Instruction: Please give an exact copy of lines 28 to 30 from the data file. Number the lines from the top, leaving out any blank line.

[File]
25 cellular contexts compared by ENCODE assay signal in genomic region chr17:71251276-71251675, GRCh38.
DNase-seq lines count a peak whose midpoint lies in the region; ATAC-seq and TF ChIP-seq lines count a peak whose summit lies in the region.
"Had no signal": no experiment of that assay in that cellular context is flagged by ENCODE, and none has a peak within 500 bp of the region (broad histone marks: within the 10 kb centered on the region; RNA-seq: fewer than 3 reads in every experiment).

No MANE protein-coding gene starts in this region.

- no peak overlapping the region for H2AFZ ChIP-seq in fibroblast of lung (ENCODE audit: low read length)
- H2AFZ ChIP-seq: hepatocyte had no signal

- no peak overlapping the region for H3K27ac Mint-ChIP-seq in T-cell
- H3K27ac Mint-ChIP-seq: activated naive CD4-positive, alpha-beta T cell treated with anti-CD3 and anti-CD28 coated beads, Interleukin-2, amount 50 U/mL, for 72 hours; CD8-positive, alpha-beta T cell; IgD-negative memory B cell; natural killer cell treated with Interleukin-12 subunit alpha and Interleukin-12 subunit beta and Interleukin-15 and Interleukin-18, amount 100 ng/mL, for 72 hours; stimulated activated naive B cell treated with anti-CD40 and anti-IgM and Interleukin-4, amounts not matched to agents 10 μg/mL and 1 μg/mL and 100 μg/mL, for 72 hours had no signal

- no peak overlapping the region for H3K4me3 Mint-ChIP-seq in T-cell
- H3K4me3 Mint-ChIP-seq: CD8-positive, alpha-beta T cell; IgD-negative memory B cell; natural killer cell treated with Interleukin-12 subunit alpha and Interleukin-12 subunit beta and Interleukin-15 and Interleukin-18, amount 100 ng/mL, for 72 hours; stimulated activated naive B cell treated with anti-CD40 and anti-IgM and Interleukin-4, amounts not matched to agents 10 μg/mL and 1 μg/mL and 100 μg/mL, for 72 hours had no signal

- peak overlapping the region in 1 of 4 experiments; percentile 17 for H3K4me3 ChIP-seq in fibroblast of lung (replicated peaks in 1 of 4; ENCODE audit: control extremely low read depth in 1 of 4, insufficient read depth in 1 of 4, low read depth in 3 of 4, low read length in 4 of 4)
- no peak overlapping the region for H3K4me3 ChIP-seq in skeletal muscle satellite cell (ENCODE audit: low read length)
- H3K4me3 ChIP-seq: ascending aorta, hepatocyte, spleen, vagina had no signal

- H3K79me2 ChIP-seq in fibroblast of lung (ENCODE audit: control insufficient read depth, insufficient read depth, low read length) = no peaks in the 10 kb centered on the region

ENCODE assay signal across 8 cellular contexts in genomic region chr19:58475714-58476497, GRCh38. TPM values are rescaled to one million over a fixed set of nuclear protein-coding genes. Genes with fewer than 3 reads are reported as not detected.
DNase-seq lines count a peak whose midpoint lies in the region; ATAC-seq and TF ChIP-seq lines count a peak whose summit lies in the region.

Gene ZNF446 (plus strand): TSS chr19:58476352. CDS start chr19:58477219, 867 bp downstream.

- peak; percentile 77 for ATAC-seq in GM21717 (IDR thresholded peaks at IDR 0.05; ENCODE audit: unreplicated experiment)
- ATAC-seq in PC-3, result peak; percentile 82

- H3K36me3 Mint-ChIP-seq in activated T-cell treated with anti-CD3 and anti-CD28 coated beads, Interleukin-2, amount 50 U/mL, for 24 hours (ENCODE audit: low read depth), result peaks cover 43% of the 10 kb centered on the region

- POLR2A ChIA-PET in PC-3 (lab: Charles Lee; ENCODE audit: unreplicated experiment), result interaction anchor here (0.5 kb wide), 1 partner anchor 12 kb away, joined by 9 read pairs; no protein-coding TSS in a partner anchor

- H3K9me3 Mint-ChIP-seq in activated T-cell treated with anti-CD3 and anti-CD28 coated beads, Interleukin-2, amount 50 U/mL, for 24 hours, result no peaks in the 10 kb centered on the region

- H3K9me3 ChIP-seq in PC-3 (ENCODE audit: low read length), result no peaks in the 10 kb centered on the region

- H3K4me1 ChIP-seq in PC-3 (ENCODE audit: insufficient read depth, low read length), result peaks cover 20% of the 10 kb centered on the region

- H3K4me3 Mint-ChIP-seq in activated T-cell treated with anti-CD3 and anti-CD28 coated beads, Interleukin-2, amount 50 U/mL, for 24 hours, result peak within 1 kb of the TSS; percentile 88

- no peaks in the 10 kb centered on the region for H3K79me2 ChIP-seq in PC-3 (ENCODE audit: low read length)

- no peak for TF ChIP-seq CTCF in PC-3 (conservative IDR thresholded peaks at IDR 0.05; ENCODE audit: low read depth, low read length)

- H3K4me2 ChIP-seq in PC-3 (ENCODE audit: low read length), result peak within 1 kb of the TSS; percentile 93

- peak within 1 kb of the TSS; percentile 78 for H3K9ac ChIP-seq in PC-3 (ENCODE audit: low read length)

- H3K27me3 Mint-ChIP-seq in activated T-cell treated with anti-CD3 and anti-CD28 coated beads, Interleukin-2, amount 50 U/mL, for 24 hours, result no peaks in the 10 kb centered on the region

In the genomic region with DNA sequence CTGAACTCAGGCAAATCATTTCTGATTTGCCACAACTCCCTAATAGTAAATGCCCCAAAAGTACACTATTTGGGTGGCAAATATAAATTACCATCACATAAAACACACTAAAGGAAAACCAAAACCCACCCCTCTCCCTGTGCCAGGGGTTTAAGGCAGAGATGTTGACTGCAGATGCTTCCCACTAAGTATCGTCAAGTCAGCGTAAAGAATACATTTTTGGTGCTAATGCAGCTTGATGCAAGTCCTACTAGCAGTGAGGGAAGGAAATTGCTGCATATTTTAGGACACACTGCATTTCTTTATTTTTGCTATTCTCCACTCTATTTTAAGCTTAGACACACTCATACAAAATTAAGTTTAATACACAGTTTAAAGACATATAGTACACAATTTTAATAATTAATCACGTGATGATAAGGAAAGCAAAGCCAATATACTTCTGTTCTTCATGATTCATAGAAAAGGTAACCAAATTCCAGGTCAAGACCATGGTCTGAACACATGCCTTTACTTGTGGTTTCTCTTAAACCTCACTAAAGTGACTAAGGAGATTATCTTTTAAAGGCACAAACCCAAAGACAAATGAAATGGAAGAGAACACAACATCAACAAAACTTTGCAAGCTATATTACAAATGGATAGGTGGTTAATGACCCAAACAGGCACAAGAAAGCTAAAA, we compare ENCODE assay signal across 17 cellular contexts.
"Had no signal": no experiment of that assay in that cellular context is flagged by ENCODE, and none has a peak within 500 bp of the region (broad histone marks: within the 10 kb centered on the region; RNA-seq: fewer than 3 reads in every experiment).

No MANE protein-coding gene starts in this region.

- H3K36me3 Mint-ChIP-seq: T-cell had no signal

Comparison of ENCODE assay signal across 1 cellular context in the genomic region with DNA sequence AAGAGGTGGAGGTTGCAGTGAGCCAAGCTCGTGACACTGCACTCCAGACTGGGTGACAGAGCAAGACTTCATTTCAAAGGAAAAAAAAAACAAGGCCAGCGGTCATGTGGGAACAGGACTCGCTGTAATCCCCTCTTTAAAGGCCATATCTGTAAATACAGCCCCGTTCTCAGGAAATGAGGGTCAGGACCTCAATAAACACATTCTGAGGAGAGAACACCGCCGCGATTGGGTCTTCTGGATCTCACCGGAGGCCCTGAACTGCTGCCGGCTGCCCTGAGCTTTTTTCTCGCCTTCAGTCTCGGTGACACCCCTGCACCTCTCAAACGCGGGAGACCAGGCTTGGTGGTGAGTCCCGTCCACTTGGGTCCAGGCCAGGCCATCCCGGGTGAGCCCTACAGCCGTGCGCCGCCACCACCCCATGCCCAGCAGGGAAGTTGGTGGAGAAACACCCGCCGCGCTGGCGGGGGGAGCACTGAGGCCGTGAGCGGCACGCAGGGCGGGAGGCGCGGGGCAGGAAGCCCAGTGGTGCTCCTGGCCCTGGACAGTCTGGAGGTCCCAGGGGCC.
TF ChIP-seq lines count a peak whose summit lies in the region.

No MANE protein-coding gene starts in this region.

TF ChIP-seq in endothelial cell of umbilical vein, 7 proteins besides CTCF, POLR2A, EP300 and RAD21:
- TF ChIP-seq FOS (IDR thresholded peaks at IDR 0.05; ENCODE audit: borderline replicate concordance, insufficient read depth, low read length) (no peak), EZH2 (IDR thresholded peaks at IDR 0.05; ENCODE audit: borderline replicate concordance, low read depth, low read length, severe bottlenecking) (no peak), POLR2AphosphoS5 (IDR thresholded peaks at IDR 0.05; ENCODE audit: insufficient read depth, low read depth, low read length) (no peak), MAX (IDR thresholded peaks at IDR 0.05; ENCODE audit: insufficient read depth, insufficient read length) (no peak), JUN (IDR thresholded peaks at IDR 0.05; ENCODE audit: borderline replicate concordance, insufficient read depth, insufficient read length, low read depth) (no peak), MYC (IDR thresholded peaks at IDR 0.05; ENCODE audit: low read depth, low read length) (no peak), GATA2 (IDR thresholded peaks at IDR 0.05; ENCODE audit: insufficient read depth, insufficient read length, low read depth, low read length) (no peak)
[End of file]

- H3K4me2 ChIP-seq in PC-3 (ENCODE audit: low read length), result peak within 1 kb of the TSS; percentile 93

- peak within 1 kb of the TSS; percentile 78 for H3K9ac ChIP-seq in PC-3 (ENCODE audit: low read length)

- H3K27me3 Mint-ChIP-seq in activated T-cell treated with anti-CD3 and anti-CD28 coated beads, Interleukin-2, amount 50 U/mL, for 24 hours, result no peaks in the 10 kb centered on the region